(This post originally appeared on January 13th in the Los Angeles Times. Tuesday, January 15th, is Wikipedia day and is the 12th anniversary of Wikipedia’s founding in 2001.)
Wikipedia is the encyclopedia anyone can write and edit (yes, even you!), but most people don’t think much about who performs those tasks. With half a billion people around the world relying on Wikipedia for information, we should.
More than 1.5 million people in practically every country have contributed to Wikipedia’s 23 million articles. Actually, that last figure isn’t quite accurate, since more than 12,000 new entries are created every day. Eight articles were created in the last minute. The authors are poets and professors, baristas and busboys, young and old, rich and poor.
It’s crazy. An encyclopedia is one of humankind’s grandest displays of collaborative effort, and Wikipedia takes that collaboration to new levels, with contributors from pretty much every ethnicity, nationality, socioeconomic background, political ideology, religion, sexual orientation and gender. The youngest Wikipedian I’ve met was 7, a boy in Tel Aviv who makes small edits to articles about animals and children’s books. The oldest I’ve met was 73, a retired engineer who writes about the history of Philadelphia, where he’s lived for half a century.
My most recent cab driver in San Francisco, a middle-aged guy who I think was Eastern European, told me he edits, although I don’t know on what topics. I don’t know of a comparable effort, a more diverse collection of people coming together, in peace, for a single goal.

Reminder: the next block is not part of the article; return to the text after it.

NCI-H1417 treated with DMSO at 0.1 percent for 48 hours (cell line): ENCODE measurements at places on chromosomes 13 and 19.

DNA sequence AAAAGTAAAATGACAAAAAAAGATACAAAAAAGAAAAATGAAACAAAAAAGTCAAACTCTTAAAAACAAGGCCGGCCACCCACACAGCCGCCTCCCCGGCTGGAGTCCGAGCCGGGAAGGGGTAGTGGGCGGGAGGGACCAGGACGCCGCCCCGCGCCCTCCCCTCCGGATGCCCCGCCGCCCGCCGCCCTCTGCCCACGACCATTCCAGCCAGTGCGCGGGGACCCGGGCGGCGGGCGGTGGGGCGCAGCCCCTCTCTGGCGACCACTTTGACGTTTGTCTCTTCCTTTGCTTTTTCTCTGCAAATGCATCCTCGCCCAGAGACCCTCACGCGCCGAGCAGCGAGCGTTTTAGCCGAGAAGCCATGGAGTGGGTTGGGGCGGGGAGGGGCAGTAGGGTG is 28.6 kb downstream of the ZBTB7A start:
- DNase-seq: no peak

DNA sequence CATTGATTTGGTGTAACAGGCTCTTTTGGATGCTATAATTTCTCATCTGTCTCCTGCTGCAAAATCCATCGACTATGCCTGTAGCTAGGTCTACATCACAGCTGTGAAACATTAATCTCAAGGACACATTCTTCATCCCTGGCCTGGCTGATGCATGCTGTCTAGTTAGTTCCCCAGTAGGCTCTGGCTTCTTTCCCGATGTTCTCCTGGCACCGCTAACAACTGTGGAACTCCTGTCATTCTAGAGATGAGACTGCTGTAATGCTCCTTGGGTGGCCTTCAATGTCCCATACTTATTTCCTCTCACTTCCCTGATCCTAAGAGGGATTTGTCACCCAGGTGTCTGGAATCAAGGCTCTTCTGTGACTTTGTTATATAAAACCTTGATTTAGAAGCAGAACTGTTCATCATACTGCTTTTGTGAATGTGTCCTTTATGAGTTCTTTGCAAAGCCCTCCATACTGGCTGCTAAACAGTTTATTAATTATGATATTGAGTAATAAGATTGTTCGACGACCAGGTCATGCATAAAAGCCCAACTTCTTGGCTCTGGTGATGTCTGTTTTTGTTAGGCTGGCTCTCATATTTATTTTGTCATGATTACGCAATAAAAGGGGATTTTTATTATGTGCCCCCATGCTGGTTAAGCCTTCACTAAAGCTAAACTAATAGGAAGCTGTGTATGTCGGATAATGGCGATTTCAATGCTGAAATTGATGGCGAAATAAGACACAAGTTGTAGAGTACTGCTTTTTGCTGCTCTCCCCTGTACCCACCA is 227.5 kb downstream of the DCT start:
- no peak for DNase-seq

But beneath that surface diversity is a community built on shared values. The core Wikipedia editing community — those who are very, very active — is about 12,000 people. I’ve met thousands of them personally, and they do share common characteristics.
The first and most defining is that Wikipedians, almost without exception, are ridiculously smart, as you might expect of people who, for fun, write an encyclopedia in their spare time. I have a theory that back in school, Wikipedians were the smartest kids in the class, kids who didn’t care what was trendy or cool but spent their time reading, or with the debate team, or chess club, or in the computer lab. There’s a recurring motif inside Wikipedia of preteen editors who’ve spent their lives so far having their opinions and ideas discounted because of their age, but who have nonetheless worked their way into positions of real authority on Wikipedia. They love Wikipedia fiercely because it’s a meritocracy: the only place in their lives where their age doesn’t matter.